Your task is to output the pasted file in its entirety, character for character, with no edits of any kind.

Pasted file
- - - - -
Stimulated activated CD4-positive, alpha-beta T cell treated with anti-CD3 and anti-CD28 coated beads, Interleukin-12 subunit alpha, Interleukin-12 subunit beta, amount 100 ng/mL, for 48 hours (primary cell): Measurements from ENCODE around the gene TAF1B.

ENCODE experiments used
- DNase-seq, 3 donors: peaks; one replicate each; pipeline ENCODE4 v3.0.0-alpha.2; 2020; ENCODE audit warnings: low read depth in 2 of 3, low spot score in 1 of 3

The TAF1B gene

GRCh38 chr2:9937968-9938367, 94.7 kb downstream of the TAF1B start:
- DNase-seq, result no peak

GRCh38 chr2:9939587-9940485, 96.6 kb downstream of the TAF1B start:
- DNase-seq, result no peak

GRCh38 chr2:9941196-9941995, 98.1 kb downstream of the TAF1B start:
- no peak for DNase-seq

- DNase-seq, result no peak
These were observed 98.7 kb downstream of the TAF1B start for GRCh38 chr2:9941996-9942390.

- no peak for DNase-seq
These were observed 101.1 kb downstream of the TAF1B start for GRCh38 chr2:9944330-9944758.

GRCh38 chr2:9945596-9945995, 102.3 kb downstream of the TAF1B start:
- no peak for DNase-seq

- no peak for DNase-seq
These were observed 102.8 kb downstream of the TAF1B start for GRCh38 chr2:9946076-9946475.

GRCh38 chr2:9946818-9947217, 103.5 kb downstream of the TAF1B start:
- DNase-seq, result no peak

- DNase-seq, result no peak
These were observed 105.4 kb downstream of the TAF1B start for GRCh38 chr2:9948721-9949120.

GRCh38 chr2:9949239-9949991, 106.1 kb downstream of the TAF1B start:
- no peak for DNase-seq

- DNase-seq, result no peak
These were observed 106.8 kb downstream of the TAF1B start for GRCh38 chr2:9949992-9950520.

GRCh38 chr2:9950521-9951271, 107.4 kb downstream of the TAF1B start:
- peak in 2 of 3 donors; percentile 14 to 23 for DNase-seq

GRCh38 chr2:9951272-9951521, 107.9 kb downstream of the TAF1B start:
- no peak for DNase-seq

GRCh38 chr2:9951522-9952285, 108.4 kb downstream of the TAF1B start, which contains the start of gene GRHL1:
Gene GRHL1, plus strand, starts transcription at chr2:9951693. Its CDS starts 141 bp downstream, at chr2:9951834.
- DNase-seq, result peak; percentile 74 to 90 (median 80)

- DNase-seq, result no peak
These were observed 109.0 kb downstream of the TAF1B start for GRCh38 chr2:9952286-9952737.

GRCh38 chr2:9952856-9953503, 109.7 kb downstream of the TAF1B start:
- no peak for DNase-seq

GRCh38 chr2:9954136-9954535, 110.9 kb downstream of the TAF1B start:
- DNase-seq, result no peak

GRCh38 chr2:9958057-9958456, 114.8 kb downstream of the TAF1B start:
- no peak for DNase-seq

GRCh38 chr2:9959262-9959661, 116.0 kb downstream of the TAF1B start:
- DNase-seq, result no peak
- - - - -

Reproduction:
Stimulated activated CD4-positive, alpha-beta T cell treated with anti-CD3 and anti-CD28 coated beads, Interleukin-12 subunit alpha, Interleukin-12 subunit beta, amount 100 ng/mL, for 48 hours (primary cell): Measurements from ENCODE around the gene TAF1B.

ENCODE experiments used
- DNase-seq, 3 donors: peaks; one replicate each; pipeline ENCODE4 v3.0.0-alpha.2; 2020; ENCODE audit warnings: low read depth in 2 of 3, low spot score in 1 of 3

The TAF1B gene

GRCh38 chr2:9937968-9938367, 94.7 kb downstream of the TAF1B start:
- DNase-seq, result no peak

GRCh38 chr2:9939587-9940485, 96.6 kb downstream of the TAF1B start:
- DNase-seq, result no peak

GRCh38 chr2:9941196-9941995, 98.1 kb downstream of the TAF1B start:
- no peak for DNase-seq

- DNase-seq, result no peak
These were observed 98.7 kb downstream of the TAF1B start for GRCh38 chr2:9941996-9942390.

- no peak for DNase-seq
These were observed 101.1 kb downstream of the TAF1B start for GRCh38 chr2:9944330-9944758.

GRCh38 chr2:9945596-9945995, 102.3 kb downstream of the TAF1B start:
- no peak for DNase-seq

- no peak for DNase-seq
These were observed 102.8 kb downstream of the TAF1B start for GRCh38 chr2:9946076-9946475.

GRCh38 chr2:9946818-9947217, 103.5 kb downstream of the TAF1B start:
- DNase-seq, result no peak

- DNase-seq, result no peak
These were observed 105.4 kb downstream of the TAF1B start for GRCh38 chr2:9948721-9949120.

GRCh38 chr2:9949239-9949991, 106.1 kb downstream of the TAF1B start:
- no peak for DNase-seq

- DNase-seq, result no peak
These were observed 106.8 kb downstream of the TAF1B start for GRCh38 chr2:9949992-9950520.

GRCh38 chr2:9950521-9951271, 107.4 kb downstream of the TAF1B start:
- peak in 2 of 3 donors; percentile 14 to 23 for DNase-seq

GRCh38 chr2:9951272-9951521, 107.9 kb downstream of the TAF1B start:
- no peak for DNase-seq

GRCh38 chr2:9951522-9952285, 108.4 kb downstream of the TAF1B start, which contains the start of gene GRHL1:
Gene GRHL1, plus strand, starts transcription at chr2:9951693. Its CDS starts 141 bp downstream, at chr2:9951834.
- DNase-seq, result peak; percentile 74 to 90 (median 80)

- DNase-seq, result no peak
These were observed 109.0 kb downstream of the TAF1B start for GRCh38 chr2:9952286-9952737.

GRCh38 chr2:9952856-9953503, 109.7 kb downstream of the TAF1B start:
- no peak for DNase-seq

GRCh38 chr2:9954136-9954535, 110.9 kb downstream of the TAF1B start:
- DNase-seq, result no peak

GRCh38 chr2:9958057-9958456, 114.8 kb downstream of the TAF1B start:
- no peak for DNase-seq

GRCh38 chr2:9959262-9959661, 116.0 kb downstream of the TAF1B start:
- DNase-seq, result no peak